If feeding a straight, cereal oats would be best as they contain the most digestible starch. Obviously they need to be prepared as appropriate. 50% starch means that this 2kg per day of oats is assuming that the starch content of the oats is 50%.
Oil – vegetable is fine, although linseed oil is preferable as it contains the correct ratio of Omega 3: Omega 6. However, any oil will be calorie dense, and will help to promote weight gain and good condition, as well as being an excellent source of long lasting energy to help aid fitness and stamina. It’s not that there isn’t enough oil in Pro, as the oil in Pro is quite adequate to help keep the skin and coat healthy, but the additional oil is instead of feeding additional hard feed that we appreciate harder working horses may require. Oil is just a better way of doing this as it suits the horse’s digestive system.
The jury is out as to whether a yeast probiotic can positively affect the gram positive bacteria (the ones that produce acid). However, as the yeast has to pass through the stomach before it gets to work on the hind gut, it is possible that this could help from this point of view. So although we can’t say ‘your horse will not get ulcers when fed on Prime Original’, we can help you to alter your feeding regime accordingly to help reduce the risk. Hence reduced amounts of hard feed and lots of fibre, combined with the digestive aids in Fibregenix to generally help to settle the gut.
Yeast is a biological buffer, so it takes slightly longer to work than pouring alkaline solution down a horse’s throat. The yeast manipulates the bacterial population in the hind gut, increasing the number of fibre digesters as well as increasing the number of lactate utilising bacteria.
Another advantage is the inclusion of purified nucleotides. Nucleotides play a role in improving cell turnover, repair and growth. They optimize the natural protective mechanisms of the mucosal lining, helping to maintain a healthy GI tract. Supplementing a horse’s diet with nucleotides increases mucosal thickness and protein levels through increased availability of genetic precursors. Therefore Fibregenix may play a valuable role alongside veterinary treatment, in recovery/repair of the gastric mucosal lining affected by ulcers.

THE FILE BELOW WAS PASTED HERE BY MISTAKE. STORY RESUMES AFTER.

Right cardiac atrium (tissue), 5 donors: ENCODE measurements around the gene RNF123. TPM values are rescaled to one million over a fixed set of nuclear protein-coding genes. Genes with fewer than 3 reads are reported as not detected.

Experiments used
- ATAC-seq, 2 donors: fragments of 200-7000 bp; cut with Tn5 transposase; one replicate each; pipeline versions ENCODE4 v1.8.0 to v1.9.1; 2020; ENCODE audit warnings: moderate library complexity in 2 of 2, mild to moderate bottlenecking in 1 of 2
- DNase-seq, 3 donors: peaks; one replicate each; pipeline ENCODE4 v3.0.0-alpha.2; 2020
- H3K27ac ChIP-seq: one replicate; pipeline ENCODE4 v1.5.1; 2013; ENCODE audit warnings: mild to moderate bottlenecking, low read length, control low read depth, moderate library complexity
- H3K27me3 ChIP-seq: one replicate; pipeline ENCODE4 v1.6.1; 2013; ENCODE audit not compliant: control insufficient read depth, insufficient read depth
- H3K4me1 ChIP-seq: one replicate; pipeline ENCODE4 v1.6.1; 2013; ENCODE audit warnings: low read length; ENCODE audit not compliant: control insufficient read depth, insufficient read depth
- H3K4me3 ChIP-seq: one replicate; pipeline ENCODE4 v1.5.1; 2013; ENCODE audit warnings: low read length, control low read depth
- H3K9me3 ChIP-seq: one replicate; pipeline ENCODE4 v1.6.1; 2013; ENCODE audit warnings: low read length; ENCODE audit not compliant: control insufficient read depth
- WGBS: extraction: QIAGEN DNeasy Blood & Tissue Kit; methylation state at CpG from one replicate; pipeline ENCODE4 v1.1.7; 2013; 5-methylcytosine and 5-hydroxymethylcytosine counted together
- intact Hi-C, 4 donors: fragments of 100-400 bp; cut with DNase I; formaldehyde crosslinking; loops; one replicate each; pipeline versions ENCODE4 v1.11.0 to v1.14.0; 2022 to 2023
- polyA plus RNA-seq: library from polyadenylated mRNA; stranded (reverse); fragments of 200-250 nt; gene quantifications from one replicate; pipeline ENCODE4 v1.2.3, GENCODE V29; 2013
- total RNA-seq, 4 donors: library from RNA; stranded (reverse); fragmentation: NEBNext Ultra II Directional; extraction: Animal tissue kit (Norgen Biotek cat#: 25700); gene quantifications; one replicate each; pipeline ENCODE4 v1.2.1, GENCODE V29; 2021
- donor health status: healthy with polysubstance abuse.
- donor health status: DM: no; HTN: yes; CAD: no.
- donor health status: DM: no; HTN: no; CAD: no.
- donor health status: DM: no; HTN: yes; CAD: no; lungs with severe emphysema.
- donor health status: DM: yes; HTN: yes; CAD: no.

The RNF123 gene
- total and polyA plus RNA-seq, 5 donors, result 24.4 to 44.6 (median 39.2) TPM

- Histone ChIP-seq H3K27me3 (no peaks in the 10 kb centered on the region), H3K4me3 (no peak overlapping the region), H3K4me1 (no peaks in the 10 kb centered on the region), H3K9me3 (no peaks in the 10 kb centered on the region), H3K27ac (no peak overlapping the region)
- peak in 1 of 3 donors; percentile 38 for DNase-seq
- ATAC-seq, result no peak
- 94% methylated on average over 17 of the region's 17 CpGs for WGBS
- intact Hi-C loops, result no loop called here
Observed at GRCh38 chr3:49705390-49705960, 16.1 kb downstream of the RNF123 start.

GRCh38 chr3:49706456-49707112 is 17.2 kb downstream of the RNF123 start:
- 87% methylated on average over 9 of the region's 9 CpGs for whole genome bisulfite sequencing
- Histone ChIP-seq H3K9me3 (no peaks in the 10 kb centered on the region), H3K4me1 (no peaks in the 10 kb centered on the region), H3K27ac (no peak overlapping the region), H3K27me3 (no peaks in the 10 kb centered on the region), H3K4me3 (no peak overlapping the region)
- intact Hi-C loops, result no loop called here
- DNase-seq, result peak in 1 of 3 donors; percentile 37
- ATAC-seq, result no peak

My performance horse is in hard work six days a week but I am worried which balancer to put him on as if he is just on fibre and Fibregenix will he get enough energy for his high requirements?
Firstly, let’s be quite clear – Fibregenix feed balancers are additives/supplements and not a standard hard feed. This means they won’t provide the calories (energy) needed for more intense work. We wouldn’t normally expect a performance horse in regular hard work to be overweight. However, whilst insulin resistance is more commonly linked to obesity and laminitis, it’s not just a an issue in overweight horses. Even a fit eventer can be insulin resistant as it’s an abnormal metabolic state. If your performance horse is carrying a few too many kilos and has insulin resistance then give him Lami Low-Cal. Once the weight has been lost then Platinum Pro is fine as it will help to provide those extra nutrients that a hardworking horse needs.
Next, ensure there is sufficient fibre in his diet, preferably with an NSC value of less than 10%. This will form the bulk of his calorie/digestible energy intake. You can also add some oil. Both fibre and oil will provide cool digestible energy. We always suggest simple veggie oil or a cold pressed or equine approved linseed oil. Starch intake will of course need to be limited to no more than 2g per kg of the horse’s bodyweight to avoid overloading the hindgut. Split feeds into smaller portions, and look for low starch feed mixes. Don’t forget, soluble fibres such as beet pulp can also provide medium energy and are a good substitute for grains.
The Difference with Fibregenix in a Fibre Diet
|Fibregenix balancer supplement||Hard feeds||Other perceived balancer products|
|Specific tailored range||👍||👍||❌|
|High quality digestible protein providing balanced level of essential amino acids||👍||❌||Can vary|
|Chelate minerals include glycinates for superior bioavailability||👍||❌||❌|
|Omega 3 & 6 fatty acids||👍||Mostly Omega 6||Some have Omega 6|
|Protected forms of antioxidants||👍||❌||❌|
|Purified nucleotide supplement||👍||❌||❌|
|Actisaf yeast probiotic||👍||❌||❌|
|Hoof improvement supplement||👍||❌||❌|